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      Roof-Inhabiting Cousins of Rock-Inhabiting Fungi: Novel Melanized Microcolonial Fungal Species from Photocatalytically Reactive Subaerial Surfaces

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          Subaerial biofilms (SAB) are an important factor in weathering, biofouling, and biodeterioration of bare rocks, building materials, and solar panel surfaces. The realm of SAB is continually widened by modern materials, and the settlers on these exposed solid surfaces always include melanized, stress-tolerant microcolonial ascomycetes. After their first discovery on desert rock surfaces, these melanized chaetothyrialean and dothidealean ascomycetes have been found on Mediterranean monuments after biocidal treatments, Antarctic rocks and solar panels. New man-made modifications of surfaces (e.g., treatment with biocides or photocatalytically active layers) accommodate the exceptional stress-tolerance of microcolonial fungi and thus further select for this well-protected ecological group. Melanized fungal strains were isolated from a microbial community that developed on highly photocatalytic roof tiles after a long-term environmental exposure in a maritime-influenced region in northwestern Germany. Four of the isolated strains are described here as a novel species, Constantinomyces oldenburgensis, based on multilocus ITS, LSU, RPB2 gene phylogeny. Their closest relative is a still-unnamed rock-inhabiting strain TRN431, here described as C. patonensis. Both species cluster in Capnodiales, among typical melanized microcolonial rock fungi from different stress habitats, including Antarctica. These novel strains flourish in hostile conditions of highly oxidizing material surfaces, and shall be used in reference procedures in material testing.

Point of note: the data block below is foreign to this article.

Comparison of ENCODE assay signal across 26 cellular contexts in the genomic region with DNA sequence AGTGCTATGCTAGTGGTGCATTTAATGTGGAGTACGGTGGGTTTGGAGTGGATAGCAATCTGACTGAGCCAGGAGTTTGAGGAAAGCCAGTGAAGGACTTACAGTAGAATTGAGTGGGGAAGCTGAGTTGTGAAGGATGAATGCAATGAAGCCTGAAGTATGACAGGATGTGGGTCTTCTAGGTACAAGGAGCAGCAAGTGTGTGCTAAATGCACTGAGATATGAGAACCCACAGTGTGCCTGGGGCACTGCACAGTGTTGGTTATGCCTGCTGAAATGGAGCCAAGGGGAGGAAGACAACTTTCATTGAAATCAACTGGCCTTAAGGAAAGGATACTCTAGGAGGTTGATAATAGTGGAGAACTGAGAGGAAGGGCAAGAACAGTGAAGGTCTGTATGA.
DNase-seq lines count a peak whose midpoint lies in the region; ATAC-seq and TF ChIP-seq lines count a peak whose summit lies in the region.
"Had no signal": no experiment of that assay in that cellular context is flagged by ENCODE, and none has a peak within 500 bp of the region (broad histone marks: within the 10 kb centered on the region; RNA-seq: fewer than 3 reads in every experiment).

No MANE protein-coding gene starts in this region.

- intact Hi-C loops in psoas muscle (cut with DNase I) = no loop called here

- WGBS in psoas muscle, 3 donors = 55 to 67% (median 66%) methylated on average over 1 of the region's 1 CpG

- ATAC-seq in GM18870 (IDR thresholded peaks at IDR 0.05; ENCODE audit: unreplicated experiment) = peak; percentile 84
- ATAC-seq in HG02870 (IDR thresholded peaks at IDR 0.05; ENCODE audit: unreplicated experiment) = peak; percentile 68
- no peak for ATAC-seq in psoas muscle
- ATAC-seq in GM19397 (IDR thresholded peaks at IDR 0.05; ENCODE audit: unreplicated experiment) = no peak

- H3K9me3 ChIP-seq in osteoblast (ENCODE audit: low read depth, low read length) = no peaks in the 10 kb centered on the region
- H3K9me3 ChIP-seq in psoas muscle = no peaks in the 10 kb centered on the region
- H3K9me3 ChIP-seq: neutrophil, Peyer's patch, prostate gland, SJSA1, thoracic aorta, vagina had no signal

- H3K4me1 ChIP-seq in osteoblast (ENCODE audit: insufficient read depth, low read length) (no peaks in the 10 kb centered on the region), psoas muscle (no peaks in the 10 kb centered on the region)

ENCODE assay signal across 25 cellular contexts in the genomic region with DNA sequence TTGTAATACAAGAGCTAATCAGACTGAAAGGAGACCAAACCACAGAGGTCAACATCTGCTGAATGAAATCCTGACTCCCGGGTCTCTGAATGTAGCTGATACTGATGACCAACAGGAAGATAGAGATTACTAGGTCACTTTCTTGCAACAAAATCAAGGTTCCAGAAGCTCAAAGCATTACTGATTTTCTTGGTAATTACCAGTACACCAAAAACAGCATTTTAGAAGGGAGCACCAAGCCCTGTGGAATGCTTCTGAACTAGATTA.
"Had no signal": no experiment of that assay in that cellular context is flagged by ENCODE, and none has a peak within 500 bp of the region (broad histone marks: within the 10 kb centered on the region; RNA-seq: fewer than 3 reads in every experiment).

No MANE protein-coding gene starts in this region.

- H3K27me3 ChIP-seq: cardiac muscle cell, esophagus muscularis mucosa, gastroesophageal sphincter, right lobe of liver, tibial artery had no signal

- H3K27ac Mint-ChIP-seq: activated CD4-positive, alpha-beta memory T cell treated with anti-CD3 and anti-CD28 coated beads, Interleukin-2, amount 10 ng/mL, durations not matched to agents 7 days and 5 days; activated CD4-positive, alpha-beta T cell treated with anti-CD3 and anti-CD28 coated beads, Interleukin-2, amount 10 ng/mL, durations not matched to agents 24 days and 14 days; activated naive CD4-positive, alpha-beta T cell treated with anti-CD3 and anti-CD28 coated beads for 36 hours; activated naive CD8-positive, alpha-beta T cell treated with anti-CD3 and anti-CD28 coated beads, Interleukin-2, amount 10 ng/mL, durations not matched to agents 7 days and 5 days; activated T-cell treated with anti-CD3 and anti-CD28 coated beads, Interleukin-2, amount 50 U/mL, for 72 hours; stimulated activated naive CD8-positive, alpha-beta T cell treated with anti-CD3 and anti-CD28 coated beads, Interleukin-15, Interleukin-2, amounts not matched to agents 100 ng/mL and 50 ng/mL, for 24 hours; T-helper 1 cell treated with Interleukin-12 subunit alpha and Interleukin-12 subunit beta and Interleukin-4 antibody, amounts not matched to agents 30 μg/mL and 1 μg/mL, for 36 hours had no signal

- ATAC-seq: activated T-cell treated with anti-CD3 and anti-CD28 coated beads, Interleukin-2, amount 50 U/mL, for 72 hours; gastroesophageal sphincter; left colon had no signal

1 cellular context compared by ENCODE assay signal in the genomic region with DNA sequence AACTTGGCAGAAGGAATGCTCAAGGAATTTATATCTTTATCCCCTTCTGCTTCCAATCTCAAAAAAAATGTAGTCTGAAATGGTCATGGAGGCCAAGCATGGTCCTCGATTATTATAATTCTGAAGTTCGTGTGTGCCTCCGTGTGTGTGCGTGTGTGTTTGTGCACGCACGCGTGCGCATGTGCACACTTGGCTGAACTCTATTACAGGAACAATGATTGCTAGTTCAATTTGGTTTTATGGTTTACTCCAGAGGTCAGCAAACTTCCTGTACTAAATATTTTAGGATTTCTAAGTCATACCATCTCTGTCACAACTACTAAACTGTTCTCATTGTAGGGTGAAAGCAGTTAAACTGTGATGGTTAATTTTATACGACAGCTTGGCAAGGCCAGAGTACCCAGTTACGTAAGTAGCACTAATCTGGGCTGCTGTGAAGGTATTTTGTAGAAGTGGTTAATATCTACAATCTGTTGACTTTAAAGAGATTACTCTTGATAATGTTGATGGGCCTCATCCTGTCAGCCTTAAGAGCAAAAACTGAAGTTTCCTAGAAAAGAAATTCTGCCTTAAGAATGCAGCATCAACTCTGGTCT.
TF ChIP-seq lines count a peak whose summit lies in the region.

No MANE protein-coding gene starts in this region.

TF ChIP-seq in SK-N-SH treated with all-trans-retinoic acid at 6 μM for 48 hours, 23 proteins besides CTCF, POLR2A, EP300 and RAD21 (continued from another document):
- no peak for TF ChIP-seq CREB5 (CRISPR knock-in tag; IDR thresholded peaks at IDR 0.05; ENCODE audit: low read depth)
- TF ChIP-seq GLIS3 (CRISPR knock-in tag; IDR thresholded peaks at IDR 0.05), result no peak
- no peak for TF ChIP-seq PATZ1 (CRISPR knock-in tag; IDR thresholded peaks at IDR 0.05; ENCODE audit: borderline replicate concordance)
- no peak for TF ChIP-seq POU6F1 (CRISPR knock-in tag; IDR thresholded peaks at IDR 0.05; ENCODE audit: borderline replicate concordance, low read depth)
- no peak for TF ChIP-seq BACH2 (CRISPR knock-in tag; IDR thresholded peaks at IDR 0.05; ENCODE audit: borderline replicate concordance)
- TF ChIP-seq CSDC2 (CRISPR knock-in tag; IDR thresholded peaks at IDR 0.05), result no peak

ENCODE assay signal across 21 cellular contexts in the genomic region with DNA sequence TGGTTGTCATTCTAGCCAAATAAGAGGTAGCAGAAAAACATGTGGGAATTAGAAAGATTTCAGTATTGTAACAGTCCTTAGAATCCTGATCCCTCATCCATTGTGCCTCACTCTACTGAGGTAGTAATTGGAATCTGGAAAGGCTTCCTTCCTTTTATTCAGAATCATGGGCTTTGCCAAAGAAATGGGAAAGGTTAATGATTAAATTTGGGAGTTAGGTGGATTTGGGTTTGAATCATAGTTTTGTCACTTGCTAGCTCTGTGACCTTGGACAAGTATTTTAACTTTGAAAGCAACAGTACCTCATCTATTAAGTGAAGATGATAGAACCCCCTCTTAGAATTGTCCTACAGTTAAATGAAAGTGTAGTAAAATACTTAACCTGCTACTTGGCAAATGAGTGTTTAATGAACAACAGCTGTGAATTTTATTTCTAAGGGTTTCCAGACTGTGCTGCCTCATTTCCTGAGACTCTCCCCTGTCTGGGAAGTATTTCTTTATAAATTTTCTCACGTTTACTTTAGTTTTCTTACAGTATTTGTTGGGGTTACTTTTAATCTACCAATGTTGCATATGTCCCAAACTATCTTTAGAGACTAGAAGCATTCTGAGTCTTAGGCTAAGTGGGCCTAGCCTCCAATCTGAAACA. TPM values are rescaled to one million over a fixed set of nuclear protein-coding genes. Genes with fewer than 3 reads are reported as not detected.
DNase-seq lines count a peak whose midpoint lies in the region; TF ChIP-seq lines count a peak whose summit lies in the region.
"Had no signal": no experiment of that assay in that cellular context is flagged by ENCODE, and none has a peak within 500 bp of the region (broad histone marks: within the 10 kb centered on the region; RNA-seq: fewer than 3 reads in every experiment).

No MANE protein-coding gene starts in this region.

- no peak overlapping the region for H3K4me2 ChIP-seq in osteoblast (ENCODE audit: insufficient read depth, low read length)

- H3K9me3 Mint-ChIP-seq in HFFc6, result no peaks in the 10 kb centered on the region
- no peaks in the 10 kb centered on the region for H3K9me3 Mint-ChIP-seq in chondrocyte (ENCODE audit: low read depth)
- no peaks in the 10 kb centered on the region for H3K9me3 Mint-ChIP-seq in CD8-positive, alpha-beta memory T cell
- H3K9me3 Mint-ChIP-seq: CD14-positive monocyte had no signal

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          Most cited references 27

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          TREEFINDER: a powerful graphical analysis environment for molecular phylogenetics

          Background Most analysis programs for inferring molecular phylogenies are difficult to use, in particular for researchers with little programming experience. Results TREEFINDER is an easy-to-use integrative platform-independent analysis environment for molecular phylogenetics. In this paper the main features of TREEFINDER (version of April 2004) are described. TREEFINDER is written in ANSI C and Java and implements powerful statistical approaches for inferring gene tree and related analyzes. In addition, it provides a user-friendly graphical interface and a phylogenetic programming language. Conclusions TREEFINDER is a versatile framework for analyzing phylogenetic data across different platforms that is suited both for exploratory as well as advanced studies.
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            Introducing the Consolidated Species Concept to resolve species in the Teratosphaeriaceae